THE WALL STREET
BUSINESS | Updated
February 10, 2013, 8:06 p.m. ET
Investor Aims High With Price For Dell
DAVID BENOIT and
Dell Inc.'s largest outside shareholder faces an uphill battle in
its effort to squeeze billions more out of the planned $24.4 billion
deal to take the tech giant private.
Management on Friday laid out a case that Dell is worth $24 a
share—$10 a share more than the current deal—and is urging other
shareholders to join the opposition. If Southeastern succeeds, it
could result in a richer deal for investors or an altered structure
for the leveraged buyout.
investment firm owns 8.5% of Dell's outstanding shares, and people
familiar with discussions said the architects of the buyout aren't
taking the firm's opposition lightly.
One problem, though: The
last time Dell traded at $24 a share was in mid-2008.
pronouncement in effect sets up a game of chicken. If Dell and its
buyers don't secure the needed shareholder support, the deal could
cost the buyers more—or collapse altogether. If the deal falls
through, shareholders risk seeing the deal premium evaporate and their
holdings lose value.
Under the deal, the largest
leveraged buyout since the financial crisis, Dell founder
Michael Dell and the investment firm Silver Lake Partners are
offering $13.65 a share to take the company private. The offer price
represents a 25% premium to Dell's closing price the day before deal
talks became public. But it is well below the more than $18 a share
Dell's stock traded at a year ago.
On Friday, Dell shares were
up 10 cents at $13.63 in 4 p.m. trading on the Nasdaq Stock Market.
A person familiar with the
matter estimated that Southeastern paid an average price for Dell of
about $16.90, when factoring in all accounts managed by the firm.
In a lengthy analysis filed
on Friday with the Securities and Exchange Commission, Southeastern
argued that Dell is worth more than the offer and that the company
would likely generate a better return to shareholders if it were to
sell pieces of the business. Southeastern also outlined other options
it said would be more attractive to shareholders than the proposed
buyout, including a one-time dividend funded with Dell's cash and some
debt, or a buyout that gave current shareholders an opportunity to
Dell on Friday said a
special committee of its board "considered an array of strategic
alternatives" and determined the proposed buyout is the best offer for
shareholders. A Dell spokesman had no additional comment.
It isn't uncommon for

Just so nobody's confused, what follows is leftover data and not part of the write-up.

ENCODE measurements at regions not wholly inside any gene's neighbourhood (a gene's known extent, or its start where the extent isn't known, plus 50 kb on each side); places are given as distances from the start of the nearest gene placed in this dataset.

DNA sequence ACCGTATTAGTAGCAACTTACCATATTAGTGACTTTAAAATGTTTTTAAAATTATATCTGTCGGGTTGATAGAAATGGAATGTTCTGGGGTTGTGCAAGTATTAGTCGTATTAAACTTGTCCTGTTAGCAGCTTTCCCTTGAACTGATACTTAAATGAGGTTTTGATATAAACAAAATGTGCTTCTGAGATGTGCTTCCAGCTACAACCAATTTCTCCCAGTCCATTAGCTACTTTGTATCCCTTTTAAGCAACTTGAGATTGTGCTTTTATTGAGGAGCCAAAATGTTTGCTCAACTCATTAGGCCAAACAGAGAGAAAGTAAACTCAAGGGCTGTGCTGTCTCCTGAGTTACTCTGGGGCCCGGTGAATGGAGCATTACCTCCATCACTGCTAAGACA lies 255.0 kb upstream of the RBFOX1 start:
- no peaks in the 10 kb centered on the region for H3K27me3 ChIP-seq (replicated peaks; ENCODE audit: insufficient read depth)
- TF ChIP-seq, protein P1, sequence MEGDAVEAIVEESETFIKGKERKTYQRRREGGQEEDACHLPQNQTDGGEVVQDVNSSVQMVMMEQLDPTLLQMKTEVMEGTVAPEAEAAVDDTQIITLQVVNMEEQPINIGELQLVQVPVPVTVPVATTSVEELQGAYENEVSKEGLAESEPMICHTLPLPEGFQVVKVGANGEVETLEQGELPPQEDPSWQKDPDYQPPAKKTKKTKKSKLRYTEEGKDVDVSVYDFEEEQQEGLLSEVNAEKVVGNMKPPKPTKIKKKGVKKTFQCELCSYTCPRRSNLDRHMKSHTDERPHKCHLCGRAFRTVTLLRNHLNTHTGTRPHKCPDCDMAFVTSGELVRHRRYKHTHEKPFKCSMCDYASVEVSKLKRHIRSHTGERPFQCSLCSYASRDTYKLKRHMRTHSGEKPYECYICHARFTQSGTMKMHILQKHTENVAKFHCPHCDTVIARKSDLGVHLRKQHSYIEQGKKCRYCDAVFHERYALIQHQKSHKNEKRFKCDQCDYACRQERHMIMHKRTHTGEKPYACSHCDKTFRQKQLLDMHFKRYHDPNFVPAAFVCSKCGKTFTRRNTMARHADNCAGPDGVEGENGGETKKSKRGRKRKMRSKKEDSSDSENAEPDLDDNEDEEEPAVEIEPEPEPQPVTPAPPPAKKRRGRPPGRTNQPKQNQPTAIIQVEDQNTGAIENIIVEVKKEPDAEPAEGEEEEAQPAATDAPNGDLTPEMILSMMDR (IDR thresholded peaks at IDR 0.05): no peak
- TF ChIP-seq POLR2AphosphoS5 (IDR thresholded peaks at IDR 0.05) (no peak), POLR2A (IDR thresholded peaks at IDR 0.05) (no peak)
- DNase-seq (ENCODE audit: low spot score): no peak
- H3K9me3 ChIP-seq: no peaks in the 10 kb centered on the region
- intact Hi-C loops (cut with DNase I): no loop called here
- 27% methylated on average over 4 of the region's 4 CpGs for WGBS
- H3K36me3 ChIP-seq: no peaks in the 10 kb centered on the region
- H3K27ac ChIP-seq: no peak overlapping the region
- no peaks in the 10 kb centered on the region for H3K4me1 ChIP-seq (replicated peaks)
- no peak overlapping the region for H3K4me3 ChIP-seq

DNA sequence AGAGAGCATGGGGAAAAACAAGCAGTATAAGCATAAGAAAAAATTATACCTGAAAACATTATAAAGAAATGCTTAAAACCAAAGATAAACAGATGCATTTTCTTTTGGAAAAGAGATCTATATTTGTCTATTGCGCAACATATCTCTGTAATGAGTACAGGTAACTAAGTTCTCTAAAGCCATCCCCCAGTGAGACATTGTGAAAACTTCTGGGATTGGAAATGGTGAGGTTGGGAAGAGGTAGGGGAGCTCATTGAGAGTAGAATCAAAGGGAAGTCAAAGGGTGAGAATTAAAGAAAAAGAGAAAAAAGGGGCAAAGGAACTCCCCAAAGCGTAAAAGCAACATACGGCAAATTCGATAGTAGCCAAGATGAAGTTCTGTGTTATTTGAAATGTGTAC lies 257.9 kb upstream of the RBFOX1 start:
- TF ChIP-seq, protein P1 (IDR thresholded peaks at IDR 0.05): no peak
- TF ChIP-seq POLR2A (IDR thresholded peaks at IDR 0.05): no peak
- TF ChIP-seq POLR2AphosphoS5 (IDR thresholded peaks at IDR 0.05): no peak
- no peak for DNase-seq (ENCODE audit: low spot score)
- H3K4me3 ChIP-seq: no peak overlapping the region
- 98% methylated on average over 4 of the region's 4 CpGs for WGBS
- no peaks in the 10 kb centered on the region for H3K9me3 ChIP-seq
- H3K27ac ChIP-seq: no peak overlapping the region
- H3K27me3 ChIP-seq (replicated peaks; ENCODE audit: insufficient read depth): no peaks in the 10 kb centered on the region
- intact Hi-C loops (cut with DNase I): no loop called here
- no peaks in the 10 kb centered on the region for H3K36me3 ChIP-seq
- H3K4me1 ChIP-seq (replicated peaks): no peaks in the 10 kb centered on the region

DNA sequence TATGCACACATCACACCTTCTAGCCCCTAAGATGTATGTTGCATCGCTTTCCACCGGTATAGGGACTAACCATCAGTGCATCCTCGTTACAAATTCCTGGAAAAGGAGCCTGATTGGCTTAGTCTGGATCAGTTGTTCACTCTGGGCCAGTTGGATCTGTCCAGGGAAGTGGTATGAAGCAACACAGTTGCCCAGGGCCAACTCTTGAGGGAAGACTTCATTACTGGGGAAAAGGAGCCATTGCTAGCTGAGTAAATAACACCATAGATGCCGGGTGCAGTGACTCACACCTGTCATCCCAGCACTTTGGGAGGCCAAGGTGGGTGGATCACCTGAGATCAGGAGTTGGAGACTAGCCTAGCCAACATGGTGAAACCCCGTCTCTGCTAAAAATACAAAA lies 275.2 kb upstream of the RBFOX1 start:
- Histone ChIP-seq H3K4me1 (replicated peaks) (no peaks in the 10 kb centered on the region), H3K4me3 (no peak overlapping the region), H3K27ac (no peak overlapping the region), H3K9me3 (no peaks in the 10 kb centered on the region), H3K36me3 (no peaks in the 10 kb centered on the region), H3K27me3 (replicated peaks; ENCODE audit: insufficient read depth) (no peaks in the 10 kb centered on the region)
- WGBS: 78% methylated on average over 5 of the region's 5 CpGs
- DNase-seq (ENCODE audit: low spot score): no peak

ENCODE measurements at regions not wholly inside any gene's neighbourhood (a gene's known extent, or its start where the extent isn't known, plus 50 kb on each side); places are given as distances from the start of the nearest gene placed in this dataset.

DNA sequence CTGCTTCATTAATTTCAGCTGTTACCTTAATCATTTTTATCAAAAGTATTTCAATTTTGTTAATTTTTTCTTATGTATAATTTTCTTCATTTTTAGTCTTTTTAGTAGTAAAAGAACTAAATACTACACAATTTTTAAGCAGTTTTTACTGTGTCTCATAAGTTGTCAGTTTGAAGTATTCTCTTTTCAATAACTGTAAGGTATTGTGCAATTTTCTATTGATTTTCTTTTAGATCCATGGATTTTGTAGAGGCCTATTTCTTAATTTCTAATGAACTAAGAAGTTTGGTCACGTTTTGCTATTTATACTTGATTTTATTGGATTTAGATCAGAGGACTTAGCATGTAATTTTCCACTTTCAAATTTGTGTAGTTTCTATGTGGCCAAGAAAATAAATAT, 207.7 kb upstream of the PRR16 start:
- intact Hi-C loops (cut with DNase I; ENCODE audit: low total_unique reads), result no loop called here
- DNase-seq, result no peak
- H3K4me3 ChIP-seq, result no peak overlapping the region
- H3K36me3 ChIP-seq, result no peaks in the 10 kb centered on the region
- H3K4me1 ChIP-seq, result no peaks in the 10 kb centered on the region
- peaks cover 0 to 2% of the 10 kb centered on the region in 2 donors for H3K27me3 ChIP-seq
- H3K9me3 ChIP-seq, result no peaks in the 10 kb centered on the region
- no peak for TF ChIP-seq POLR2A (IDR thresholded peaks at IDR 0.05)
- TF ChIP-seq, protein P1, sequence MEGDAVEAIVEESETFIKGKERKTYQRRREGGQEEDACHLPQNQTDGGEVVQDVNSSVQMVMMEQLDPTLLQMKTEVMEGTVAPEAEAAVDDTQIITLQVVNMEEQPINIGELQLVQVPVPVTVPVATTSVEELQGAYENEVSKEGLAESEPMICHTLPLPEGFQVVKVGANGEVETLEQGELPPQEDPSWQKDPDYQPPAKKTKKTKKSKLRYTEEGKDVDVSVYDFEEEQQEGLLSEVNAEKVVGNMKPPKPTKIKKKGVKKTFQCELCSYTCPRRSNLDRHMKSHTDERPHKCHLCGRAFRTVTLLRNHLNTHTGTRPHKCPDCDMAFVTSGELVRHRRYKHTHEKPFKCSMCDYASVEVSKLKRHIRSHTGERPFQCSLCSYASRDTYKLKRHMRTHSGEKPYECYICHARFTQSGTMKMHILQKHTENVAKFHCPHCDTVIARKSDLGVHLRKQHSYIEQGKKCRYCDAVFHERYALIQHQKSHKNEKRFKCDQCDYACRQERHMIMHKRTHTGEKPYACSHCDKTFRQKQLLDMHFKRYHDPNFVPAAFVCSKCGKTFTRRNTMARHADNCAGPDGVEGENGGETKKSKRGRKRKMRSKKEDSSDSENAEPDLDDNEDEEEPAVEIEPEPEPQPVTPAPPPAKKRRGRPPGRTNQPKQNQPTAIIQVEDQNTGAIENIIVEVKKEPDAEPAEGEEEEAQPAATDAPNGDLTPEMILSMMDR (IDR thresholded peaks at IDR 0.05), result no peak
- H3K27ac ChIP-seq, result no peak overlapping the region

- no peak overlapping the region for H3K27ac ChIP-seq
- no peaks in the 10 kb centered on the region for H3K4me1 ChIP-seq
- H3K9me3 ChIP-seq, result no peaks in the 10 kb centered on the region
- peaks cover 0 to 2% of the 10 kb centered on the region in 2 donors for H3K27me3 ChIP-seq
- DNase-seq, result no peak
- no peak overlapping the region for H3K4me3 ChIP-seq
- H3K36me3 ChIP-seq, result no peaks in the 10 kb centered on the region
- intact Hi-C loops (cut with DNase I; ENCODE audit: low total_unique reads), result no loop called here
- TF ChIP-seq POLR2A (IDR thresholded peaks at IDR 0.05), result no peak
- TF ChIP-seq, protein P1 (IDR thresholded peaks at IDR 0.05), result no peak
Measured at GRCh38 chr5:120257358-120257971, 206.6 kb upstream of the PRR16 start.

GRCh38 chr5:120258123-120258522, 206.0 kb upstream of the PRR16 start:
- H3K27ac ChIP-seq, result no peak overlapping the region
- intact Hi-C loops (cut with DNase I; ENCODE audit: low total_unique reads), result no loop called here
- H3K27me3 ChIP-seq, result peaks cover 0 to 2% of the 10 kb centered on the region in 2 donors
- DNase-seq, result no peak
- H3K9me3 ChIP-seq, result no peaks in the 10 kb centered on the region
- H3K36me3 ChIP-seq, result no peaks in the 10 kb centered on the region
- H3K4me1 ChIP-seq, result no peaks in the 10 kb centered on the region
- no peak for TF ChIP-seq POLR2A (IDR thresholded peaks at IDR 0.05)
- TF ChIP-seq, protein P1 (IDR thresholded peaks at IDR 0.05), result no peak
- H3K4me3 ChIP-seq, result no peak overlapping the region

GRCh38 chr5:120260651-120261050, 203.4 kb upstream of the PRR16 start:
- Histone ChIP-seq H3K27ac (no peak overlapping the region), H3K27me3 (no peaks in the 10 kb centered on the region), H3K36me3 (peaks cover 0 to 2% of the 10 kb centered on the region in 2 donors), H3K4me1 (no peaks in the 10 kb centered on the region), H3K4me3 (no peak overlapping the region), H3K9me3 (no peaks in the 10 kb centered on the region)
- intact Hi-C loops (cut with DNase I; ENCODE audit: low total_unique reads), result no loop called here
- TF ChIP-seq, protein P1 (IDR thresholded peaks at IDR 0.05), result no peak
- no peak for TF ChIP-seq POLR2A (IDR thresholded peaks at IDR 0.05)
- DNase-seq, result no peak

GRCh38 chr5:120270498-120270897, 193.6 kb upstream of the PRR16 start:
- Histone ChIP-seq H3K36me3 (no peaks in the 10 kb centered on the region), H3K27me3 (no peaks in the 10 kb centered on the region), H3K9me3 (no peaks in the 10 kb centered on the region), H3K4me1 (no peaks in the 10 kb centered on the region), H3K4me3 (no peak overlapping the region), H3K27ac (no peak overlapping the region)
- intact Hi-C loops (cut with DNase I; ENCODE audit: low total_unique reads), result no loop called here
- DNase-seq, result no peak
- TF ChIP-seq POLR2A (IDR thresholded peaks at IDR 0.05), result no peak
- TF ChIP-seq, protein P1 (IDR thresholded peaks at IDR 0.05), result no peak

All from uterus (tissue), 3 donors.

shareholders to balk at a deal as a tactic to pressure buyers into
making a higher offer. But shareholders have an uneven record in
driving up the price of an initial offer for a company, data show, and
Dell investors may be wary of shooting down the current deal amid a
lengthy decline in the company's fortunes.
But Southeastern's efforts
could be buoyed by discontent from other investment managers, many of
whom bought stock at a much higher price than the offer.
Some smaller shareholders
have already said they will oppose the deal. "I think this is going to
be a close vote; this is not going to be a runaway for Michael Dell,"
said Richard Pzena, co-chief investment officer at
Pzena Investment Management Inc., which owns less than 1% of Dell
as of the most recent public filing, according to Ipreo, a
capital-markets data firm. He said he planned to vote against the
"I think they're counting
on the notion that people are going to be afraid that if the deal
falls apart, the stock price is going to go down," said Mr. Pzena. "I
don't think it's going to go down, or [it will] go down very little,
given how strong the other lookalike tech stocks have done since this
deal came about."
The extent that
Southeastern is able to influence the deal should become clearer in
coming weeks as each side works to line up allies, but a resolution
could be months away. Dell has 45 days to shop for a bidder with a
better offer under a provision of the agreement intended to ensure
shareholders get the best deal.
The shareholder vote on the
deal will require the majority of the shareholders to support the
deal, excluding about 16% of shares held by Mr. Dell, his family and
Southeastern is the largest
independent shareholder in Dell, and said in a filing it holds an 8.5%
stake, though Southeastern lacks voting rights on a small portion of
According to one estimate,
20% of shares are in the hands of shareholders who would benefit from
a sale. After word first emerged of a buyout some three weeks before
the deal was announced, more than half of Dell shares changed hands,
said Sanford C. Bernstein analyst Toni Sacconaghi. He estimated that
it is likely more than 20% of shares are now in the hands of
merger-arbitrage traders, who bet on minute price changes ahead of a
merger and who are likely to support a deal. Mr. Sacconaghi said it
"would be difficult" for Southeastern to gather enough support to
block the deal.
Some 58% of shares are held
by investment managers, according to S&P Capital IQ, funds like
T. Rowe Price Group Inc. and
BlackRock Inc. These and other big firms haven't indicated
publicly where they stand.
to this article.
A version of this article appeared Feb. 11, 2013, on page B1 in some
U.S. editions of The Wall Street Journal, with the headline: Investor
Aims High With Price For Dell.
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